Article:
Bill Cosby has been the recipient of at least 60 honorary degrees from colleges and universities, more than 20 of which revoked the honor in advance of his guilty verdict last week, per the AP. Several others—Carnegie Mellon University, Notre Dame, Johns Hopkins University, and Cosby's alma mater, Temple University—followed suit after that conviction for sexually assaulting a Temple employee, reports NPR. Yale's move, however, might sting even more. Cosby, who received an honorary doctorate of humane letters from Yale for his "contributions to society" in 2003, on Tuesday became the first person in the university's 317-year history to have an honorary degree revoked, reports the Atlantic, which notes Yale has handed out more than 2,500 honorary degrees.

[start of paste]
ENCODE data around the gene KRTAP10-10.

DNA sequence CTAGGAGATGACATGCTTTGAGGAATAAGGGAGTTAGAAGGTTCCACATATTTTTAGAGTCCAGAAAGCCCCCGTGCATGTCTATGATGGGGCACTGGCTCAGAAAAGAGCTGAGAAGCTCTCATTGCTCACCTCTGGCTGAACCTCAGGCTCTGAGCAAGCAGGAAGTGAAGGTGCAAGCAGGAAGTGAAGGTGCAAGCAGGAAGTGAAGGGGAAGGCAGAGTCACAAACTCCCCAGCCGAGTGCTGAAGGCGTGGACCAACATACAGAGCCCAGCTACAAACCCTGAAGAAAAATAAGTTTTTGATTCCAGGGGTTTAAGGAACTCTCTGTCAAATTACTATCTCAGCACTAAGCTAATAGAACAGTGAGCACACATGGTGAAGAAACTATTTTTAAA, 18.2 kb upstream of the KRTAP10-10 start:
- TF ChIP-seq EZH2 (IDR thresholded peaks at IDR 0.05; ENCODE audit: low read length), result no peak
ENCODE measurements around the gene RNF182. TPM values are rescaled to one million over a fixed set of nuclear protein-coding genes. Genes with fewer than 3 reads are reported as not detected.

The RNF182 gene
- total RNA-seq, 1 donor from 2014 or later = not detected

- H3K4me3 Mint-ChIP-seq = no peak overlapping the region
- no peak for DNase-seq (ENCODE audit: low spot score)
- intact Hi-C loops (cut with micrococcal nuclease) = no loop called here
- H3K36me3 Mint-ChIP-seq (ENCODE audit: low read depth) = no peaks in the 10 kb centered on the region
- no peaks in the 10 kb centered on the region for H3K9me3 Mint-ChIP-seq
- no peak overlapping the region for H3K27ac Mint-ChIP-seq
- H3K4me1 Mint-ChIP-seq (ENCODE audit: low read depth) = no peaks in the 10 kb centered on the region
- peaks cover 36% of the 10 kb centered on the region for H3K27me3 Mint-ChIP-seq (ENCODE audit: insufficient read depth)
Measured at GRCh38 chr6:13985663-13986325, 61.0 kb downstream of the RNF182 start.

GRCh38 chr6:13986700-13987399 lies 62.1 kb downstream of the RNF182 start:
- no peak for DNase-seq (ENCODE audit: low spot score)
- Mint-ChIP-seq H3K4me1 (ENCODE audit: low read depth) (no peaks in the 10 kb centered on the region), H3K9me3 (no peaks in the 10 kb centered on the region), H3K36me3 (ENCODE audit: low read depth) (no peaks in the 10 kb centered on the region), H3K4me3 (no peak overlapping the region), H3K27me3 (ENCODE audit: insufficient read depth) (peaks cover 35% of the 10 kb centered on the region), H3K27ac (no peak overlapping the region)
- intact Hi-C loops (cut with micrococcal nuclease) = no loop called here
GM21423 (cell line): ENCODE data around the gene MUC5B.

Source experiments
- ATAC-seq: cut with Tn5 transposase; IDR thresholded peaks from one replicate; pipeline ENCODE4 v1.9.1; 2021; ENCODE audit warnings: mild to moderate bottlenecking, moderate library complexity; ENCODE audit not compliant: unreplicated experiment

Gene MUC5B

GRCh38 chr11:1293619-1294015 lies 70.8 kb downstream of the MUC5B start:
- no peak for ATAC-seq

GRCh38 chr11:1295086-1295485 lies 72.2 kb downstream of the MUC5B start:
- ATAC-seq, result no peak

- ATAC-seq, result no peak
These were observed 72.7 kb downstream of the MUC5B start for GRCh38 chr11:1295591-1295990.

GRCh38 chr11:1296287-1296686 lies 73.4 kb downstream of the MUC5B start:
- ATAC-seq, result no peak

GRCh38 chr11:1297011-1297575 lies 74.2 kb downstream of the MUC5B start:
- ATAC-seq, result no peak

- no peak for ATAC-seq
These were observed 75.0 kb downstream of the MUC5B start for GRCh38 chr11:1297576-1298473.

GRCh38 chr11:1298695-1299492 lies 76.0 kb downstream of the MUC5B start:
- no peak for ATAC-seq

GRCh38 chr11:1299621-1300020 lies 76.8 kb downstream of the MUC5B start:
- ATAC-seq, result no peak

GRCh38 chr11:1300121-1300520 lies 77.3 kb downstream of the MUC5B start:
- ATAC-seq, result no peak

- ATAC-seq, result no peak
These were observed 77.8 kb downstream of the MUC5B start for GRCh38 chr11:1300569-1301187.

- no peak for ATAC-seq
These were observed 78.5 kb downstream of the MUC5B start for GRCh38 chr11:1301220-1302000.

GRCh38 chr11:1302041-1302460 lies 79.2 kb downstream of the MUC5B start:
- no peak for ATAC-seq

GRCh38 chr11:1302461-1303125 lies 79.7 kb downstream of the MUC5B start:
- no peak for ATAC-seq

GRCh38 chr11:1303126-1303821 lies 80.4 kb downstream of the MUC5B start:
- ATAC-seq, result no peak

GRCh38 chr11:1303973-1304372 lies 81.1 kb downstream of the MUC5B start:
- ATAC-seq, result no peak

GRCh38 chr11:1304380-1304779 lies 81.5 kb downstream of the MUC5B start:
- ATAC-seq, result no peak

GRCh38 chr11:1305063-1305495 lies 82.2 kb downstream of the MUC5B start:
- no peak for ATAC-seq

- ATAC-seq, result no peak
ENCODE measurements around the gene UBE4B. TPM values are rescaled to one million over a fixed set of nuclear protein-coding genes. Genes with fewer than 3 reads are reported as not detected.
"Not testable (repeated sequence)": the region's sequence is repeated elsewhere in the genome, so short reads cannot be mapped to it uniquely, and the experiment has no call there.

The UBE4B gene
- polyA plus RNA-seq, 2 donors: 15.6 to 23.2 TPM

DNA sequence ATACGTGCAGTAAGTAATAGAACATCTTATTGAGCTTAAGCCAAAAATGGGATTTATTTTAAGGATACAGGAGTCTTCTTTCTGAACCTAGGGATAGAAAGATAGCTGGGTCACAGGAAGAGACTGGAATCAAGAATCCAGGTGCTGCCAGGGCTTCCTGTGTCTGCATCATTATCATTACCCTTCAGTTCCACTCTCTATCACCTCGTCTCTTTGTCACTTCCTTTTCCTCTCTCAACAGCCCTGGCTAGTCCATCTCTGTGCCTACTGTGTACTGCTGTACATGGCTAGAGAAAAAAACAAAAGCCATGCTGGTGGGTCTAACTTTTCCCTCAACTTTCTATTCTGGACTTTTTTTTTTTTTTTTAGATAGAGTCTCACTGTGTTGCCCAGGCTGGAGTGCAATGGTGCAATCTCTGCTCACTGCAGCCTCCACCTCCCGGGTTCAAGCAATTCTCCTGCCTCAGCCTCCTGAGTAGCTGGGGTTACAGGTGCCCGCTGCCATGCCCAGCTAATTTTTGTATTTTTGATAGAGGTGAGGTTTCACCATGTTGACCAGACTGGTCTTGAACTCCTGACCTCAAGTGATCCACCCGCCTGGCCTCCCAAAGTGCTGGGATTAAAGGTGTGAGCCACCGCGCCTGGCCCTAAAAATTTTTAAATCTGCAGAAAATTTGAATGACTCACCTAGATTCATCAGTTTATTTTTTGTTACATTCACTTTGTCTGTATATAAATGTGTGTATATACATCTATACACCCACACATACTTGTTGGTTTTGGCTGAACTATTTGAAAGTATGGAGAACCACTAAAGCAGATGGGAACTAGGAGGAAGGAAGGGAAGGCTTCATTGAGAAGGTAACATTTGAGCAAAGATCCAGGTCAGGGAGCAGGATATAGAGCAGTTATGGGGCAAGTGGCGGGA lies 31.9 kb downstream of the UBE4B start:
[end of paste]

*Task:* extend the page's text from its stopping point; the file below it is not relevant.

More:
The move, sought by students since 2014, was cemented with a vote by Yale's board of trustees and "a court record providing clear and convincing evidence of conduct that violates fundamental standards of decency shared by all members of the Yale community, conduct that was unknown to the board at the time the degree was awarded," a university rep says. The Atlantic notes the move "underscores the gravity" of Cosby’s crimes "and the pressure upon universities to signal they are taking the issue of sexual abuse on campus seriously." Indeed, the rep says Yale's move reaffirms its commitment to the "elimination of sexual misconduct." (Cosby might be kicking himself.)